I really wanted to do. And certainly not with the spiritual leader of a fundamentalist Islamic organisation who was on Israel's death list. So I explained that the editors of the Six One news were anxious to get his words of wisdom on air, and bolted.
Two weeks later, Yassin narrowly escaped death when the Israelis dropped a bomb on an apartment building in Gaza city where he was meeting other Hamas leaders. Some months later, as Yassin was being wheeled from a Gaza mosque after prayers, he was hit by a rocket fired from a helicopter gunship. When the smoke cleared, nothing remained but a few pieces of burnt wheelchair.
If Yassin had me marked as a "Zionist Prod", the Israelis had me down as an IRA man freelancing for the Palestinians. I was not the only one. For a few weeks in early 2002, just about every Irishman had been looked at as the infamous IRA sniper who was roaming the West Bank hills in search of Israeli victims.
The Israeli security forces at the airport were very keen to know what knowledge I had of the "Irish sniper" who had already shot dead several IDF soldiers in the West Bank.
The tale of the alleged IRA sniper who joined the Palestinian fight had spread like wildfire but there was little or no evidence to support the theory.
What we knew for sure was that in March 2002 a lone gunman had taken up a position high above an Israeli army checkpoint on a stretch of road between Ramallah and Nablus. shortly after first light he opened fire and, with single shots fired from a rifle of WWII vintage, picked off several of the army reservists manning the checkpoint.
The gunman was so patient that on several occasions the soldiers believed he had gone. As they began to emerge from behind their concrete barriers, he opened up again. He fired 15 shots and killed 10 people. Then he dropped the rifle and simply walked away.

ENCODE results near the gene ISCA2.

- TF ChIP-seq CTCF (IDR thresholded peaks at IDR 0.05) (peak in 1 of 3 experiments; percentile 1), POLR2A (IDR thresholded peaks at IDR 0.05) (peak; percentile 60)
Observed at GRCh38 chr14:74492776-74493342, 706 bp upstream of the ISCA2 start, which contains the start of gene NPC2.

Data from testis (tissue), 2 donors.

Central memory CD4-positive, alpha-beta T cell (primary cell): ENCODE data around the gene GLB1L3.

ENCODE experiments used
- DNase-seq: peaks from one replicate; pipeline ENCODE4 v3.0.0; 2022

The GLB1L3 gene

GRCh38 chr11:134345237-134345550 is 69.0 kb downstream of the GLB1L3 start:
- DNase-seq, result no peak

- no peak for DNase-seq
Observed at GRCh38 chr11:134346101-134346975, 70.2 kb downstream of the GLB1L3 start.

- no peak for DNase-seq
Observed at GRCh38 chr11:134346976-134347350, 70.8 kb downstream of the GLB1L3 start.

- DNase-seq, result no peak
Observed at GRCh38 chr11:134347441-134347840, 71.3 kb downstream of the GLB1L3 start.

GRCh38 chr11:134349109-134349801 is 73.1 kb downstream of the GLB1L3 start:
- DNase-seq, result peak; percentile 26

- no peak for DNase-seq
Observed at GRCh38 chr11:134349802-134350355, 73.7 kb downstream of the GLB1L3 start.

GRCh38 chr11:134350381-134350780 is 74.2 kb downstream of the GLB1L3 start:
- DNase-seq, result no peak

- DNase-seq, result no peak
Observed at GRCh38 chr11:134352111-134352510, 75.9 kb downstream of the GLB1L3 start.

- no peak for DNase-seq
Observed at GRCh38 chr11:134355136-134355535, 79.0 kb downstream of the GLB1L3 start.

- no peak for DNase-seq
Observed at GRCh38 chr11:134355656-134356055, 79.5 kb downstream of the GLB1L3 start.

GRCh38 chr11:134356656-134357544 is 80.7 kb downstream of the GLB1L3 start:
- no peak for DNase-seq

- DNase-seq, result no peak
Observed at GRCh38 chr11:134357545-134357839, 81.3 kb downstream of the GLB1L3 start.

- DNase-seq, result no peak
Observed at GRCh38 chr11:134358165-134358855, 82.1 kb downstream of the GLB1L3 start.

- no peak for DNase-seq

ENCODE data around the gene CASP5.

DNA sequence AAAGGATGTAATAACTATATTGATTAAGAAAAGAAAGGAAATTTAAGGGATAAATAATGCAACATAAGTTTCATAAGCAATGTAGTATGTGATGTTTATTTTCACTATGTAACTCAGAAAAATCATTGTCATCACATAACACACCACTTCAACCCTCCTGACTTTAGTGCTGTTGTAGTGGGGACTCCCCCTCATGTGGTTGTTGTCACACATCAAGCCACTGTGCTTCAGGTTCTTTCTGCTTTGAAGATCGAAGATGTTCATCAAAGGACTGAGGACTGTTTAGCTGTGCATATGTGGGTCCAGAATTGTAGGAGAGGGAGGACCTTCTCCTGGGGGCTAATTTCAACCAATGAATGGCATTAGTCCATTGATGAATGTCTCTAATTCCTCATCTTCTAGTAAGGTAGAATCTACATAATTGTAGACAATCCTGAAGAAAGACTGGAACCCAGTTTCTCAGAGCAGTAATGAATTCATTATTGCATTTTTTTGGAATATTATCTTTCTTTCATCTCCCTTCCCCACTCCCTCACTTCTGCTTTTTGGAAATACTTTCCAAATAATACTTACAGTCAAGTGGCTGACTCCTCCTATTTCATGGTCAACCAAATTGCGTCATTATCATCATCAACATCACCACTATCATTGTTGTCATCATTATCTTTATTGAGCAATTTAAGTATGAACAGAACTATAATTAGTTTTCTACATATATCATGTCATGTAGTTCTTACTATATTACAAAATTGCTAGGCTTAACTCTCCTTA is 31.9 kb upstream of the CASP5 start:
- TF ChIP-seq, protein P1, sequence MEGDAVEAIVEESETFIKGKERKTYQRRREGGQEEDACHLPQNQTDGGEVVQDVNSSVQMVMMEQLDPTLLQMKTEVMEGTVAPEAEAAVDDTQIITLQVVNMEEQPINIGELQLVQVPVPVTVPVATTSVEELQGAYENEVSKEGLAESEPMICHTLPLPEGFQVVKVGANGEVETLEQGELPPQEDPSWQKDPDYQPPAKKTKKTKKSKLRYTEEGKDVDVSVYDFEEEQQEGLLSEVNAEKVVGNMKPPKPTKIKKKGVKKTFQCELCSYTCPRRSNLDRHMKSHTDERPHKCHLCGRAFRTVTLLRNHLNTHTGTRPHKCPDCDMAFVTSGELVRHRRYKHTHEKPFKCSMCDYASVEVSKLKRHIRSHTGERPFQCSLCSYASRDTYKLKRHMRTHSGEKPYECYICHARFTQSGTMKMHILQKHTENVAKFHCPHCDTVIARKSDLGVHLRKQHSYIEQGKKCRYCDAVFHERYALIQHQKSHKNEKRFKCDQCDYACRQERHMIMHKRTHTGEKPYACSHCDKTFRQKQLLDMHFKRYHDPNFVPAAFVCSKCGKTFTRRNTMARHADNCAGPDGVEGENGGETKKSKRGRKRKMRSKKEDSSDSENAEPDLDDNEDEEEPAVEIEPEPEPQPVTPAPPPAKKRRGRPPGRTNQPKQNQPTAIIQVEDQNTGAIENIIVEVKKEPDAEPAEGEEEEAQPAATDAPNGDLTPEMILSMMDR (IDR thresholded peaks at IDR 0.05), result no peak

The operation was so markedly different from the suicidal nature of previous attacks that in Israel, word quickly spread that it couldn't possibly have been the work of a Palestinian.
Some British journalist decided it had to be the work of the IRA. Or at least an IRA sniper. A gun for hire. The right-wing Jerusalem Post picked up on the story.
So, when I told the Israeli security officers at the airport where I was from and where I had been, I was questioned at length. For 30 minutes, they asked seemingly simple questions about my career as a journalist, (I neglected to mention that I had worked for the Derry Journal); my time in the West Bank, and even the corporate structure of RTE (they didn't understand it either). Then they asked exactly the same questions again. They were coming around for a third lap when I lost my patience.
"Look," I said, "all this stuff about an IRA sniper is just bullshit; I spent two weeks on this story and there is no evidence of any Irishman being involved."
The security officer pretended to be confused. "So why would the English newspapers say that an Irishman was involved?" she asked.
"What? You think the English are capable of being anti-Semitic but not anti-Irish?"
She laughed. "Thank you sir, you are free to go."
Richard Crowley is RTE's Jerusalem Correspondent; his book 'No Man's Land' has just been published by Liberties Press